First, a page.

Sweet potatoes don’t have the value of almonds, nor the panache of pinot noir grapes or the personality of heirloom tomatoes. But this time of year, no family Thanksgiving feast would be complete without them.
So today we rise to write an ode to the humble sweet potato (a distant cousin of non-sweet potatoes), and to the farmers who produce them.
California is the second largest sweet potato-producing state, after North Carolina, Ag Alert, the California Farm Bureau’s publication, noted recently. And the most recent statewide crop report ranked sweet potatoes No. 39 in value, at about $216 million. That’s a tick above plums but a click behind pasture and garlic.
But here in Merced County, sweet potatoes are far more important. Most of California’s 80 or 90 growers are based in Merced County, where 90 percent of the state’s sweet potatoes are grown; they’re the fifth most valuable crop raised in the county valued at $195 million.
Farmers here produce a wider variety of sweet potatoes than do Tar Heel State farmers. California sweet potatoes are, fittingly, multi-colored – orange, white, red, purple. The purple is known by various names: Japanese, Oriental, Okinawan, and its flavor is subtle and they’re pretty.
Merced County has the ideal soil for sweet potatoes; sandy, thanks to the Merced River, Scott Stoddard tells us. He is a UC Ag Extension adviser who counts sweet potatoes as being among his specialties. Unlike, say, citrus, which is being hit by citrus greening disease, sweet potatoes haven’t been struck by pestilence, beyond nematodes, which are always are a bane, though no more so this season than in others, Stoddard said.
At D&S Farms in Atwater, Mike Duarte grows eight varieties with his partner, David Souza, and their families, and packs and ships them across the West. Much of California’s crop lands in Europe and Canada. Duarte represents the third generation of his family to farm in California, and his daughter and her family are the fourth.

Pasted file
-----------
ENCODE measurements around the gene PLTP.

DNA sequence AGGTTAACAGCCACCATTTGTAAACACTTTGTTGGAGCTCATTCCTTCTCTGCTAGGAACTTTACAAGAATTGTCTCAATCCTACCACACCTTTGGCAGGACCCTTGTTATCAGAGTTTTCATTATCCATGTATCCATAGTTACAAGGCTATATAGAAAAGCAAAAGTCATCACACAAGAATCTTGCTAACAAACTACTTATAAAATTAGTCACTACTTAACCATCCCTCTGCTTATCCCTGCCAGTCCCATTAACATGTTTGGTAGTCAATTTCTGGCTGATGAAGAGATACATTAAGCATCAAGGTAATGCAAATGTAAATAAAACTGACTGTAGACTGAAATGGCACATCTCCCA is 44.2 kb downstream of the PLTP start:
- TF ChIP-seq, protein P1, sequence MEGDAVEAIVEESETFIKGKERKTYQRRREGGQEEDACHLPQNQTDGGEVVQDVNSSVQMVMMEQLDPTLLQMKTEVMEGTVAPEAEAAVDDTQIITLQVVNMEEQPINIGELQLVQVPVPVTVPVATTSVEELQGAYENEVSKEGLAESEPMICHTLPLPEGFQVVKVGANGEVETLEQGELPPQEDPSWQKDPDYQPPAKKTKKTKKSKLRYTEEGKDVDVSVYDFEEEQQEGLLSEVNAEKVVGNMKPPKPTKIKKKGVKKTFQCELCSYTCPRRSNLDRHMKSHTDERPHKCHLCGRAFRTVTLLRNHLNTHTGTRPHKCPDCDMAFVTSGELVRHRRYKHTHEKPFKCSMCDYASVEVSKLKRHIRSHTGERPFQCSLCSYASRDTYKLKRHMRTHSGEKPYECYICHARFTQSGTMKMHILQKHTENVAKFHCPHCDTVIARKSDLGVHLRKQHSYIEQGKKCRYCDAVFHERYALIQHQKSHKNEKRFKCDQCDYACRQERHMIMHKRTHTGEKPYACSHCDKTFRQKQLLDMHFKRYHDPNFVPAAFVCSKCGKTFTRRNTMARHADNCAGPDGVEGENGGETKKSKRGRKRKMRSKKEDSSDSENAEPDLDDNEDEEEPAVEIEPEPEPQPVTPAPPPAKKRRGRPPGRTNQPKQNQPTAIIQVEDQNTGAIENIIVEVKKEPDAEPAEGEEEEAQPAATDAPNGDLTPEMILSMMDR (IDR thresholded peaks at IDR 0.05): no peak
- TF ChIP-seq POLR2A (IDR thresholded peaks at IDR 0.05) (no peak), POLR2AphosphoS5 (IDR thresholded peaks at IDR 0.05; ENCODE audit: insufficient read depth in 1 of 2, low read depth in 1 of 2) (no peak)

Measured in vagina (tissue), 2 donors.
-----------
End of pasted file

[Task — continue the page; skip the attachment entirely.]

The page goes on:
“It has been pretty good livelihood,” he said.
This year’s harvest was large, so prices are low, bad for D&S but good for consumers.
Here’s what’s bad for all of us: a labor shortage. Sweet potatoes are far more labor intensive than, say, almonds. “We’ve had a hard time getting people and getting them to stay,” Duarte said.
Perhaps, at some point, Congress will summon the gumption to overhaul immigration law. That would benefit both this state’s agriculture and technology industries, and would be the humane thing to do. We’re not holding our breath.
Full Belly Farms in Capay Valley, which delivers produce including sweet potatoes to city folk, informs us that “the sweet potato ranks higher than almost any other vegetable in nutritional content.” They’re high in calcium, vitamins, fiber and all the other stuff that makes for a healthy diet.
At some point, some bad cook (or a corporation, according to Los Angeles Magazine) got the notion that sweet potatoes paired well with marshmallows. That is blasphemy, though in the right hands, they can be transformed into great pies.
At Sacramento’s Magpie Cafe, Ed Roehr suggests roasting sweet potatoes for 35 minutes at 350 degrees, cutting them open, mixing in butter and brown sugar, thyme and star anise, and baking them a little longer. When they’re in season, starting in August, he uses the leaves for salads; they can be sauteed, too.
We’ll look for the greens late next summer. This week, whether we bake them, whip them, or candy them, or (heaven help us) put marshmallows on them, we will thank the growers and workers who deliver them to our tables. Then we’ll dig in.